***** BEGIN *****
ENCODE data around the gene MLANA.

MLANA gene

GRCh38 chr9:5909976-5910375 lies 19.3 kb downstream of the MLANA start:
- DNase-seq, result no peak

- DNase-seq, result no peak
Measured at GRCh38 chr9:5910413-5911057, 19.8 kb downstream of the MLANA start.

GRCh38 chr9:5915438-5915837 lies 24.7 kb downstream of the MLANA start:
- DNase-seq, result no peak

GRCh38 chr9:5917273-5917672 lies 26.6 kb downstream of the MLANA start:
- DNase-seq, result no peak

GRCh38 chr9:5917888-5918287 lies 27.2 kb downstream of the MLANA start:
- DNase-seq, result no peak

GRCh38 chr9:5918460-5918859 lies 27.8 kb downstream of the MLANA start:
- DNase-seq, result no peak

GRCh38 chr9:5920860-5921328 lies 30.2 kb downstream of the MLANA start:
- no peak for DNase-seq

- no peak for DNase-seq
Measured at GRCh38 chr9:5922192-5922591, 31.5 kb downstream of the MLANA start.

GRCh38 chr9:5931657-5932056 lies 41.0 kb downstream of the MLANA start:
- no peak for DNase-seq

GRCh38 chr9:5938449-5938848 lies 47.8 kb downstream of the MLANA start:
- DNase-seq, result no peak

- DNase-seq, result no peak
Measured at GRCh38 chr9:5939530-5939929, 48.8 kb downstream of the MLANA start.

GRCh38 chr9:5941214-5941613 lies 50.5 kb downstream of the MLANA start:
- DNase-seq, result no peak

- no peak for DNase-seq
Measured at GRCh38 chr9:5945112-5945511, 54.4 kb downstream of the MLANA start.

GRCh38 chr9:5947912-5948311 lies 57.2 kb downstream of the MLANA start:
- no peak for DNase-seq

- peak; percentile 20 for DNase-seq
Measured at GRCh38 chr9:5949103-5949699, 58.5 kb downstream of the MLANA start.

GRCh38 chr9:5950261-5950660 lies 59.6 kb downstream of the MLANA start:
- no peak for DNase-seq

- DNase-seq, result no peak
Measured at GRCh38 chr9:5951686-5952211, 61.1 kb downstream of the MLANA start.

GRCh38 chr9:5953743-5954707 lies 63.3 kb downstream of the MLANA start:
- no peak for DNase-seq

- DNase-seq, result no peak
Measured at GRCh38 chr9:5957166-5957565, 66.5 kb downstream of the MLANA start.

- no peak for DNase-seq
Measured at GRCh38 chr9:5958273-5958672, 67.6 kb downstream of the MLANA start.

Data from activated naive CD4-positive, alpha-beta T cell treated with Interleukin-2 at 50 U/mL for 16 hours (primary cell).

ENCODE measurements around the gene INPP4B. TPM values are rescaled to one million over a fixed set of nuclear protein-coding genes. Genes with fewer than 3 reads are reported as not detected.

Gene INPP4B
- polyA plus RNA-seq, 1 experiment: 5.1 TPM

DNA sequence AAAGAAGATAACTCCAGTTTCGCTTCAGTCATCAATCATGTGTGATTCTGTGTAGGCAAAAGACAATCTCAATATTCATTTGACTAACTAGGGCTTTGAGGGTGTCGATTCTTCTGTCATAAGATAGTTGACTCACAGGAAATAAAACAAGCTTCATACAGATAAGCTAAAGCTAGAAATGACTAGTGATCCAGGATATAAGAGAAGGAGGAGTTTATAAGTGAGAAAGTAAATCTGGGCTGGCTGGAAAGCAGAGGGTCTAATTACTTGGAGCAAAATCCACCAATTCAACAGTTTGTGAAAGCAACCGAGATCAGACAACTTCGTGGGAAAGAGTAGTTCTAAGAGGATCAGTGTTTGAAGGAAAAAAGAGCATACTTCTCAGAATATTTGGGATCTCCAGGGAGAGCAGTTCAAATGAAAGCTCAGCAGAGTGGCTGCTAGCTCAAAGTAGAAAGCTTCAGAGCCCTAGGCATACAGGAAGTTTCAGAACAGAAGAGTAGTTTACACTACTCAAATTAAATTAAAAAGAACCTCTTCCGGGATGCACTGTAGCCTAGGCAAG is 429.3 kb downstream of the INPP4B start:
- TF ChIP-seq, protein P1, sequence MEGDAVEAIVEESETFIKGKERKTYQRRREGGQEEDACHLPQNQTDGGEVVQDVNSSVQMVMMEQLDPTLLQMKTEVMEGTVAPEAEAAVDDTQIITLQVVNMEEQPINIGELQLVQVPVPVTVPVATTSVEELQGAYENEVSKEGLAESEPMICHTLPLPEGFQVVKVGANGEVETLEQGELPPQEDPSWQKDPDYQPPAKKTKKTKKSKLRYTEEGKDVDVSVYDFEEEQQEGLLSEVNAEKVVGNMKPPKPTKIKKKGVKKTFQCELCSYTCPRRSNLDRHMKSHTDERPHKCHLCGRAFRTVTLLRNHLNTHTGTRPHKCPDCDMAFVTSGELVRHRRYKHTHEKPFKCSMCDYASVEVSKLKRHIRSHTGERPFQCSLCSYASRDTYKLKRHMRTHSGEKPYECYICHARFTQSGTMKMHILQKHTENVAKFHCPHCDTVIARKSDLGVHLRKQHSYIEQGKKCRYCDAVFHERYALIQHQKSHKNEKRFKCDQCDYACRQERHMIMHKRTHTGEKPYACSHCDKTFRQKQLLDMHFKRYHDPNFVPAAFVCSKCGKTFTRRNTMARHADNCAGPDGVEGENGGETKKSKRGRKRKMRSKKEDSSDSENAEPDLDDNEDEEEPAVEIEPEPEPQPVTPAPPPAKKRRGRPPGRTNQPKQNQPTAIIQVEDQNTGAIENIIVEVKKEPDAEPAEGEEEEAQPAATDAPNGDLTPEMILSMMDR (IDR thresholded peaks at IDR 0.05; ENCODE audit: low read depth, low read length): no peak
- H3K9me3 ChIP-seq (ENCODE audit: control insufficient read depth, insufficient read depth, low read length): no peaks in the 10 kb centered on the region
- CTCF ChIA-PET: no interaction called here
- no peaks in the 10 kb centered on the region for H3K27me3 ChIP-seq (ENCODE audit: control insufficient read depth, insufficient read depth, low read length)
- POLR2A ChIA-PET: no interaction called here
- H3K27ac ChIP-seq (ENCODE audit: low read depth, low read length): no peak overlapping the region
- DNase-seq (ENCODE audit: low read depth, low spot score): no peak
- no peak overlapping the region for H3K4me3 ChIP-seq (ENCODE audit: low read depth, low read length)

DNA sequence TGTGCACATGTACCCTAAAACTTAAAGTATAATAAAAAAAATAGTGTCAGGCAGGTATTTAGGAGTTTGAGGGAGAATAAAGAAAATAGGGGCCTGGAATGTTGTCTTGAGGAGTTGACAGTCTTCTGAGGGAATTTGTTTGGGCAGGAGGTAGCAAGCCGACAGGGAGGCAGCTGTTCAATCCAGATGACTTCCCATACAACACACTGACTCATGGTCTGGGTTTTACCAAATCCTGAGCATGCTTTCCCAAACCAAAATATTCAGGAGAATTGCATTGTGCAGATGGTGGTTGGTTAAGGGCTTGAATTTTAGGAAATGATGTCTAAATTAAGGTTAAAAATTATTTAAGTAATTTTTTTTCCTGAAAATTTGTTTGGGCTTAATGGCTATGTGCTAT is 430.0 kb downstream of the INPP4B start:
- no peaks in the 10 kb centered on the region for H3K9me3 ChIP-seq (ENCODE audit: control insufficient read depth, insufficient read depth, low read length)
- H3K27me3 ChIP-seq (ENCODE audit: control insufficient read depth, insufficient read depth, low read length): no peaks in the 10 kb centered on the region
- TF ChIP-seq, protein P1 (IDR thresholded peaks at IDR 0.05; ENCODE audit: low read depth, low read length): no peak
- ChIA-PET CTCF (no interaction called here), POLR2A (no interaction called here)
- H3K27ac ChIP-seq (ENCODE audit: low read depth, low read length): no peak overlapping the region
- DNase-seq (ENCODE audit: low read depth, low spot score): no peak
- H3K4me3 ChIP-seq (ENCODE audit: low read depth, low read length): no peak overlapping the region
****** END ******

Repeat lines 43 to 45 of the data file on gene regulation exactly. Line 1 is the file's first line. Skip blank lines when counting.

Data from activated naive CD4-positive, alpha-beta T cell treated with Interleukin-2 at 50 U/mL for 16 hours (primary cell).

ENCODE measurements around the gene INPP4B. TPM values are rescaled to one million over a fixed set of nuclear protein-coding genes. Genes with fewer than 3 reads are reported as not detected.

Gene INPP4B